“I have taken more out of alcohol than alcohol has taken from me,’’ Winston Churchill once observed.
And there’s plenty of evidence that light to moderate alcohol consumption can have health benefits for many people but carries grave risks for others.
The trick lies in figuring out just who falls in which pathway.
New research from a team of California researchers indicates that not only are individual responses to alcohol influenced by genetic differences, but that the brains of people who carry a trait that produces a low-level response to booze actually work differently from those who don’t have the trait even when they’re not drinking. A low-level response to alcohol reflects at least partly a set of genes that result in the brain being more tolerant of booze. People with this trait have a significant risk of developing alcoholism. The new findings are based on mental task studies carried out by subjects who were either low or high alcohol responders, after they drank either real or fake shots and while their brain activity was being monitored through functional magnetic resonance imaging.
The same group of researchers had found similar results using a different set of cognitive tests.
The differences “may help explain why low (response) subjects might have more problems recognizing the effects of moderate doses of alcohol,’’ said Marc Schuckit, a professor of psychiatry at the University of California at San Diego, and a senior author of the study.
“If you aren’t able to recognize the effects of lower doses of alcohol, you are more likely to drink heavy amounts per occasion, which both directly and indirectly increases your risk for alcohol problems.”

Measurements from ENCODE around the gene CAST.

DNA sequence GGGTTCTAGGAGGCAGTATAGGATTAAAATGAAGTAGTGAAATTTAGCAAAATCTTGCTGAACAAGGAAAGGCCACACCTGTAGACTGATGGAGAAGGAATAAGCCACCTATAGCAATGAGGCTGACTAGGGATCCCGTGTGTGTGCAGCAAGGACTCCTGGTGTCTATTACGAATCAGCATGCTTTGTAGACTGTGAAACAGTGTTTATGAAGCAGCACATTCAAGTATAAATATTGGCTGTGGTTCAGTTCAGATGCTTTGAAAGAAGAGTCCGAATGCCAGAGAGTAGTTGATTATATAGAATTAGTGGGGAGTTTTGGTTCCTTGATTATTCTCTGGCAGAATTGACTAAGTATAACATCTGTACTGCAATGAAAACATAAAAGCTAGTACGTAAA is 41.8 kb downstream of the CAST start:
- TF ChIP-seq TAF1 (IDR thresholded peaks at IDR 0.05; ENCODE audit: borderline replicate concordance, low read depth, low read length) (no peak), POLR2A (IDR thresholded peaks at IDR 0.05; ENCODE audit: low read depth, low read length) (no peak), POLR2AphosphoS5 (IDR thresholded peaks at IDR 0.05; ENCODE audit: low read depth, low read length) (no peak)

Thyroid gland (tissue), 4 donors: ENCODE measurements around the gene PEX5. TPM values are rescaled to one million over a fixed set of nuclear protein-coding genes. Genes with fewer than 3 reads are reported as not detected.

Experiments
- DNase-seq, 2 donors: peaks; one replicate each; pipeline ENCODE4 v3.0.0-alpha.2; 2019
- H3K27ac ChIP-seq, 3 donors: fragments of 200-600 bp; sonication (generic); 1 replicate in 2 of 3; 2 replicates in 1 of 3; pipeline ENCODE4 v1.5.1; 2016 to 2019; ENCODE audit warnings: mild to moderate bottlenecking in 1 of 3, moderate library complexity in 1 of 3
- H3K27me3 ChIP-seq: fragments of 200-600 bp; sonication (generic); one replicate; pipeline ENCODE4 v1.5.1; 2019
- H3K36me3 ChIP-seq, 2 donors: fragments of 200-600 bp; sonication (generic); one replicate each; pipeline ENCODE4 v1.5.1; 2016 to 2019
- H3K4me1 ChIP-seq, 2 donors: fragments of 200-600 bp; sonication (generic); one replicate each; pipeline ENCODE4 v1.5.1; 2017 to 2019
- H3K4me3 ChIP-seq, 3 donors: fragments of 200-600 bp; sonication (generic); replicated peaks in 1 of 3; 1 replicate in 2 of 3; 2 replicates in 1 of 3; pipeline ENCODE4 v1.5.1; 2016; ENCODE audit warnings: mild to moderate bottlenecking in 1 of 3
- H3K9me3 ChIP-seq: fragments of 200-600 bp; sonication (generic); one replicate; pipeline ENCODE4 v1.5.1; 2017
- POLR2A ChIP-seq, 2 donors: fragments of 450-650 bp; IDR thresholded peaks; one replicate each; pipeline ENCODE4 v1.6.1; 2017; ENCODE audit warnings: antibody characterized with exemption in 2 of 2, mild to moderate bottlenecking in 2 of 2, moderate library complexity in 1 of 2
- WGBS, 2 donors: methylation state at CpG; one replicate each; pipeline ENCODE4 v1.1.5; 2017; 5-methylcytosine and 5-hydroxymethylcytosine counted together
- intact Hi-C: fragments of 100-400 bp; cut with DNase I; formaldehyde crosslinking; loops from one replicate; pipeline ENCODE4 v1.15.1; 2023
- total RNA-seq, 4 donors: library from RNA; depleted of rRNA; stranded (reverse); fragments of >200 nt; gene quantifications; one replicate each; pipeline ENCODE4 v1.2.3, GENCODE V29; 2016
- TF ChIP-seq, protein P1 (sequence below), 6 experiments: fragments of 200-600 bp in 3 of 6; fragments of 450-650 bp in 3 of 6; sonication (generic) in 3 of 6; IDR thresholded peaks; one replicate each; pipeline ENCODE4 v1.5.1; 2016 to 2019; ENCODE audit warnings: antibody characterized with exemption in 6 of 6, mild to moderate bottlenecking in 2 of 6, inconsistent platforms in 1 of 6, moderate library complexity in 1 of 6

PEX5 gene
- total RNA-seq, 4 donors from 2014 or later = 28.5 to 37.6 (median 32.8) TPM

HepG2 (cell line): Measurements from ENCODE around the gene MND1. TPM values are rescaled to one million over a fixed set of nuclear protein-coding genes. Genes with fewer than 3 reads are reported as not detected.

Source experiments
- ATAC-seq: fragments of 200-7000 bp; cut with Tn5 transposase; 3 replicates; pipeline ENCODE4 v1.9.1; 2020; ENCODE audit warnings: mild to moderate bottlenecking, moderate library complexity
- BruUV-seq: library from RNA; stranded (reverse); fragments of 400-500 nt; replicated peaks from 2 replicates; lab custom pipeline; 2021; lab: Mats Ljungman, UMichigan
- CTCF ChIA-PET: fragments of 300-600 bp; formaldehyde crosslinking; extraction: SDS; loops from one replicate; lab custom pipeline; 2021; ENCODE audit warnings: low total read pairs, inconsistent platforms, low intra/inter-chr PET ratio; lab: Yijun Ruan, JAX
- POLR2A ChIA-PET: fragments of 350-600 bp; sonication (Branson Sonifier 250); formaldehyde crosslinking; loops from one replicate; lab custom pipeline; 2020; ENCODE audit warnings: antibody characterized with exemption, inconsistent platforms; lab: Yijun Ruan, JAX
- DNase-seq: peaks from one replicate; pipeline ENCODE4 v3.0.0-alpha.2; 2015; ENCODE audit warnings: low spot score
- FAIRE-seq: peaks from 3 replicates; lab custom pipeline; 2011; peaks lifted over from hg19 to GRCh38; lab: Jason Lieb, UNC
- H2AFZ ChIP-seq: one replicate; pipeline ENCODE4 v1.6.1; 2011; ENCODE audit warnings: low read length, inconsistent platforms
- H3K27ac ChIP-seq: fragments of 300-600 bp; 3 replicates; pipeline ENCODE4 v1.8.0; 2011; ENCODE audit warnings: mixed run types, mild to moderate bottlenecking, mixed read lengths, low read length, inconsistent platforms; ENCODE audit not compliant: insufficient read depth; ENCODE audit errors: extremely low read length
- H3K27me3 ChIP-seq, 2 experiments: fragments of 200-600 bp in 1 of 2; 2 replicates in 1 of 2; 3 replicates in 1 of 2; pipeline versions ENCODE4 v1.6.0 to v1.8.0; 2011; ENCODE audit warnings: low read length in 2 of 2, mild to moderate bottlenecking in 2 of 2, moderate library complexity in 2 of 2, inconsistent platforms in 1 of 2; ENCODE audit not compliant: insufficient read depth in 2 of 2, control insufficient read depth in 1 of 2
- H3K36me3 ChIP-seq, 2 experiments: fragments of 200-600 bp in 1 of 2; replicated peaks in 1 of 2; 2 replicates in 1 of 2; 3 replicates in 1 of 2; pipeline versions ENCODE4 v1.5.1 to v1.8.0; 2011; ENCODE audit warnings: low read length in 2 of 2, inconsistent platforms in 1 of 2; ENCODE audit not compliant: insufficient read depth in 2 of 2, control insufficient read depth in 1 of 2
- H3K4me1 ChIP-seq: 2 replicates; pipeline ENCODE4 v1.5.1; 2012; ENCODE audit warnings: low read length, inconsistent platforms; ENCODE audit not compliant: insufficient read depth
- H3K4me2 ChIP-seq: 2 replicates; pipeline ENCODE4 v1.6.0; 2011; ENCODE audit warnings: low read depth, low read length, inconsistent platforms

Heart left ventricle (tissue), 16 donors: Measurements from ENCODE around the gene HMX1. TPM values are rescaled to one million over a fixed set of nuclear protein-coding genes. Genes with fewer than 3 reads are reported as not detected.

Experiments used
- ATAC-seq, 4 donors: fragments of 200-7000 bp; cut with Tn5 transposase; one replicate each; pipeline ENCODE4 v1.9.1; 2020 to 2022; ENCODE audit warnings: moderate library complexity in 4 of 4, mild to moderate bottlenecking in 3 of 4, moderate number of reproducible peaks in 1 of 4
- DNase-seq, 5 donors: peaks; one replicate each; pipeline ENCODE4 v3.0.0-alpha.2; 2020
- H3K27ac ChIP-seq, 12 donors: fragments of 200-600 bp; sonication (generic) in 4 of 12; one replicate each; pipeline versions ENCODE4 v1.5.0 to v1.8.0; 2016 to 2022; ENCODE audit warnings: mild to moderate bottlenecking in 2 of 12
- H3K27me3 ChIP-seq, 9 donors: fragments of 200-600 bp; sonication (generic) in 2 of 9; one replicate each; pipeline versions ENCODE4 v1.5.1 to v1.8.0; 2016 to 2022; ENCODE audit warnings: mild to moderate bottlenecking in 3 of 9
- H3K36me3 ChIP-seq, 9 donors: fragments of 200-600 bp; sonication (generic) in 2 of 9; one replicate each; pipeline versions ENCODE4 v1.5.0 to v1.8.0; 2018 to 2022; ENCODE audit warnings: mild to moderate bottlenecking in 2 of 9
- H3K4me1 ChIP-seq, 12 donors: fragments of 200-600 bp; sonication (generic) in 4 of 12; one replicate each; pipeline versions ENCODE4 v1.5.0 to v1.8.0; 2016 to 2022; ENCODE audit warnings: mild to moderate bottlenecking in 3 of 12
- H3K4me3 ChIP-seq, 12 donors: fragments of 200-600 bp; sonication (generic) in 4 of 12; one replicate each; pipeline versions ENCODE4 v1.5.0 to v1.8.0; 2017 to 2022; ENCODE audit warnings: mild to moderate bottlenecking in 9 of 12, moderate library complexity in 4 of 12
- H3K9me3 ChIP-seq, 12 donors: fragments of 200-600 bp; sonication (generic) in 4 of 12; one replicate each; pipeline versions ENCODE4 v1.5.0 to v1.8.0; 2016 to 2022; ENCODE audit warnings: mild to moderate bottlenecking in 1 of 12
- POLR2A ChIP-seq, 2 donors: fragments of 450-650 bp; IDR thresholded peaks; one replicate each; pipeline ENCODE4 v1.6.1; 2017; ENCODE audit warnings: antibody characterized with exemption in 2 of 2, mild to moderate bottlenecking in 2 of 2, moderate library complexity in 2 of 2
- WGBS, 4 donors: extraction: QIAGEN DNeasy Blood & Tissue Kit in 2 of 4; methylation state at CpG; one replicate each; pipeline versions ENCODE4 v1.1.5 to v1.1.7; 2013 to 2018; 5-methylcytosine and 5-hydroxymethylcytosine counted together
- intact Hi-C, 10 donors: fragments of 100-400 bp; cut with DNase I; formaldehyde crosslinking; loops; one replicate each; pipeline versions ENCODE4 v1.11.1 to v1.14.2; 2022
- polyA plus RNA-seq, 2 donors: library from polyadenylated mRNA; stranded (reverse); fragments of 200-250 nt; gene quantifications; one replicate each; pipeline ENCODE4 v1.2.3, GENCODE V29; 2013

A tool to assess alcohol risk in teens was recently released with guidelines from the National Institute on Alcohol Abuse and Alcoholism.
Intended for use by pediatricians and other primary caregivers, the screening comes down to two questions, worded somewhat differently for elementary, middle and high school patients. One asks if they have any friends who “drank beer, wine or any drink containing alcohol in the past year.” The other asks how many days in the past year “have you had more than a few sips of beer, wine or any drink containing alcohol.”
Based on the answers, clinicians can use a “risk estimator” chart that takes into account age and other factors to give a broad indication of whether their patient is at risk for alcohol-related problems.
Two other recent studies shift focus of the impact of alcohol on the immune system. One study, at the University of Adelaide in Australia, worked with mice to determine that immune response in the brain at least partly governs how the brain reacts to alcohol.
Specifically, the researches found when they blocked an immune system element called toll-like receptors in the mice brain, either with a drug or genetically, the effects of alcohol on the animals was reduced. Dr. Mark Hutchinson, lead researcher for the project, said the findings could both help identify people prone to alcohol problems and offer a new approach to treating alcohol dependence and overdoses. Another recent study on human cells, done at the University of Massachusetts Medical School, found that alcohol suppresses the ability of several immune system elements to fight off viral infections.
That impact had already been noted in the liver, but the new research focused on the impact on immune system-activating receptors in blood cells that had been given the equivalent of four or five drinks a day for seven days.
Lee Bowman is a health and science writer for Scripps Howard News Service. Contact Bowman at BowmanL@shns.com